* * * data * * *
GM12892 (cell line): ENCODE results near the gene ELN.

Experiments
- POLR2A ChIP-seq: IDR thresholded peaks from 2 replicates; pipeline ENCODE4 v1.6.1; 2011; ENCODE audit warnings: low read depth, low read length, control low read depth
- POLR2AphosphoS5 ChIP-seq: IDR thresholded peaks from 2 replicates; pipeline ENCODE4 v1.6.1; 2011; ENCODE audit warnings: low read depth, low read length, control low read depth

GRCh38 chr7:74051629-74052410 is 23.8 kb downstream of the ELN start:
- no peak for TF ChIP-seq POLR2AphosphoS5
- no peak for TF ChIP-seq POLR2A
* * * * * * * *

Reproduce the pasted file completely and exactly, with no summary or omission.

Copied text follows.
GM12892 (cell line): ENCODE results near the gene ELN.

Experiments
- POLR2A ChIP-seq: IDR thresholded peaks from 2 replicates; pipeline ENCODE4 v1.6.1; 2011; ENCODE audit warnings: low read depth, low read length, control low read depth
- POLR2AphosphoS5 ChIP-seq: IDR thresholded peaks from 2 replicates; pipeline ENCODE4 v1.6.1; 2011; ENCODE audit warnings: low read depth, low read length, control low read depth

GRCh38 chr7:74051629-74052410 is 23.8 kb downstream of the ELN start:
- no peak for TF ChIP-seq POLR2AphosphoS5
- no peak for TF ChIP-seq POLR2A